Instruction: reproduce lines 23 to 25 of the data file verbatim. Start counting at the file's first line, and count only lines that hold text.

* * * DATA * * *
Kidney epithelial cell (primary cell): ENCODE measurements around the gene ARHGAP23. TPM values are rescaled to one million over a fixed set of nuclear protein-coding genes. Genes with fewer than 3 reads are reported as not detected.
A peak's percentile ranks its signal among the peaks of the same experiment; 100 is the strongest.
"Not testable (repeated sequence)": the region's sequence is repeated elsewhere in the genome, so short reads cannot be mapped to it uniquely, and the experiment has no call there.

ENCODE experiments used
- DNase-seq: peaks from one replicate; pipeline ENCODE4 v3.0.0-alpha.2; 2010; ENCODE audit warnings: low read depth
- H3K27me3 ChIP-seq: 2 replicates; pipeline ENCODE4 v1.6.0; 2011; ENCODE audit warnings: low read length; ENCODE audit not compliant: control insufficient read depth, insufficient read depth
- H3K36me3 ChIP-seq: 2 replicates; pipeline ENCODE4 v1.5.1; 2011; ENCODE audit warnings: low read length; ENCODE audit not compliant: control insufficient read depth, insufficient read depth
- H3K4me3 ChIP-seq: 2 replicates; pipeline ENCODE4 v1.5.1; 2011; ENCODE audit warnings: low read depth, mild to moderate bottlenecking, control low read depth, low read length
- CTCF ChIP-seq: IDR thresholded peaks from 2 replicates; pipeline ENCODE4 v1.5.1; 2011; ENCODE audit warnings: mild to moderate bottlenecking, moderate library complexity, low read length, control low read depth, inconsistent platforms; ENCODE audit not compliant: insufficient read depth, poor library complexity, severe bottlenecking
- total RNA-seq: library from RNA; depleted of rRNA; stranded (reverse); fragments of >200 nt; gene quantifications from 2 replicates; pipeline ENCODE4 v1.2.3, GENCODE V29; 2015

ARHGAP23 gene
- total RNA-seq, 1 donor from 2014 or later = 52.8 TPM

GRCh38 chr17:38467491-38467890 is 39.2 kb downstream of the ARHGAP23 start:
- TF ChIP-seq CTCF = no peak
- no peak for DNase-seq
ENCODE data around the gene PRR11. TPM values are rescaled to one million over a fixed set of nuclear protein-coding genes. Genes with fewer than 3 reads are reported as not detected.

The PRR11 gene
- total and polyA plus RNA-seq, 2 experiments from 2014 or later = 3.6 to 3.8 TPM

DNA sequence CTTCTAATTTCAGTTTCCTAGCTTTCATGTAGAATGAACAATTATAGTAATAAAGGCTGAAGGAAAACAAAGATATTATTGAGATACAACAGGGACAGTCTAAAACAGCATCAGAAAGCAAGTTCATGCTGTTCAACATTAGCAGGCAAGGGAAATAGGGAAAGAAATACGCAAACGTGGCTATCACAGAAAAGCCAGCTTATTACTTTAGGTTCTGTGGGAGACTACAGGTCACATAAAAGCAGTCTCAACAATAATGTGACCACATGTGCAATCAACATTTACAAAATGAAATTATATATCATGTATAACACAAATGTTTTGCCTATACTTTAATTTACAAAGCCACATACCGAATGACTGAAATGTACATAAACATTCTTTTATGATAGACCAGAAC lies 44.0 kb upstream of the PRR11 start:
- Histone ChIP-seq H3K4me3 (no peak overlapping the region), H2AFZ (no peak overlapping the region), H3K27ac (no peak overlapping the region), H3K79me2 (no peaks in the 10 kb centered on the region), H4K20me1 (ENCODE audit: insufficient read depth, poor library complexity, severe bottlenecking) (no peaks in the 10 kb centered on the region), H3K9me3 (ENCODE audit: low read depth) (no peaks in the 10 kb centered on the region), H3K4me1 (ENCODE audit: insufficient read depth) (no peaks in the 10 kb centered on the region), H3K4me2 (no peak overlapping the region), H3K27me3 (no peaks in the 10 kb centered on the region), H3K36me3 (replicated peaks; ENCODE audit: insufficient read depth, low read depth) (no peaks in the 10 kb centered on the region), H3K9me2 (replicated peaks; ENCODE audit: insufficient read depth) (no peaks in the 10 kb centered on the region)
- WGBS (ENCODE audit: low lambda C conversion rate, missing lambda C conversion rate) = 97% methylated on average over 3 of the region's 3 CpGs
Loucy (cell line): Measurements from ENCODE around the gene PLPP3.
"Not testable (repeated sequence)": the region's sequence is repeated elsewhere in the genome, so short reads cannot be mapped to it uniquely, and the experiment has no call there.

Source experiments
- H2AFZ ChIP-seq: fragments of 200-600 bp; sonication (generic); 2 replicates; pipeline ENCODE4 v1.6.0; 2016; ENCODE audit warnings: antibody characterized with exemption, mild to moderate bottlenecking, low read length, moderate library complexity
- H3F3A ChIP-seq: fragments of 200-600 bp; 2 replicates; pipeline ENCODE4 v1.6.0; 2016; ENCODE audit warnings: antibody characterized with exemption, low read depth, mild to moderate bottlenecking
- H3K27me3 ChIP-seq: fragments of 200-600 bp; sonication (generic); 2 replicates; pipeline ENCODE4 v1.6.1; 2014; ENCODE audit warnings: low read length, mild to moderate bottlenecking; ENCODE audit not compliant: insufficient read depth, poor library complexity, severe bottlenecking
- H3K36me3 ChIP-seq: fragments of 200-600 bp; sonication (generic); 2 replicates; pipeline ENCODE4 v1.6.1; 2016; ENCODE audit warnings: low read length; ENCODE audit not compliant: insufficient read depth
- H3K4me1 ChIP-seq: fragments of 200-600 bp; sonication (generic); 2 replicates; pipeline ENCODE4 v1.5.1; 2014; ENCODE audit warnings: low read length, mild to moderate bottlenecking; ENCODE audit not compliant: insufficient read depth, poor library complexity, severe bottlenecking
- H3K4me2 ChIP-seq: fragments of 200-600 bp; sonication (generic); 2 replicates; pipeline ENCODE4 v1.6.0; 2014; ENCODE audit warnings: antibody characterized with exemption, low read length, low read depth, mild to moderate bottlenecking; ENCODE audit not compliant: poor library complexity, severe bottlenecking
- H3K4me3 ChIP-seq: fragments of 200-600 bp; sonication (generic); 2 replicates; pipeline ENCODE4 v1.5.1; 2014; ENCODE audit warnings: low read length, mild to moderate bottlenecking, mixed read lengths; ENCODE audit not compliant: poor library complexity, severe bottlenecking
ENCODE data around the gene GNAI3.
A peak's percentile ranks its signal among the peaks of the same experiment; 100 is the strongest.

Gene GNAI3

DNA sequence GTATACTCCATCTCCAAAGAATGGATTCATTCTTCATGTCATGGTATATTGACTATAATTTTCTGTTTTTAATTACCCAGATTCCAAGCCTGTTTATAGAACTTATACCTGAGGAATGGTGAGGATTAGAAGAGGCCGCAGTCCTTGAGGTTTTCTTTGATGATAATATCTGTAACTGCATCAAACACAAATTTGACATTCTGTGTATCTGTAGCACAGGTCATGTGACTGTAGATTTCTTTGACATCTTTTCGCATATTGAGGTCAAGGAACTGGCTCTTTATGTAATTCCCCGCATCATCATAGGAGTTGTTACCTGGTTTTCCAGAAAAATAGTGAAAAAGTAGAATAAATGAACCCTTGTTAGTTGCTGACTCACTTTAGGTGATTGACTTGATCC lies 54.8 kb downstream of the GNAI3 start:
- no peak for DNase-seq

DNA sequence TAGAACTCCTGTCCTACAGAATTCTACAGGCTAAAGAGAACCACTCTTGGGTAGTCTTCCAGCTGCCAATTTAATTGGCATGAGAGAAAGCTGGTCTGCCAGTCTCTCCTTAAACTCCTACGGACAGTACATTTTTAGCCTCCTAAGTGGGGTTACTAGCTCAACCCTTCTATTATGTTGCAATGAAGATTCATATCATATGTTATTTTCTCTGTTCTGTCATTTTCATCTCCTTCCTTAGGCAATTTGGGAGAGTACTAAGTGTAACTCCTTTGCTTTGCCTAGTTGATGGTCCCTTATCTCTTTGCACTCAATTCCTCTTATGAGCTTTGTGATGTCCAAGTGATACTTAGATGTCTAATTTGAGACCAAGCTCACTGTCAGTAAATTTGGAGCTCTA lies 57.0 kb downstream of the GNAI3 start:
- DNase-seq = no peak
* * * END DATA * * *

"Not testable (repeated sequence)": the region's sequence is repeated elsewhere in the genome, so short reads cannot be mapped to it uniquely, and the experiment has no call there.

Source experiments
- H2AFZ ChIP-seq: fragments of 200-600 bp; sonication (generic); 2 replicates; pipeline ENCODE4 v1.6.0; 2016; ENCODE audit warnings: antibody characterized with exemption, mild to moderate bottlenecking, low read length, moderate library complexity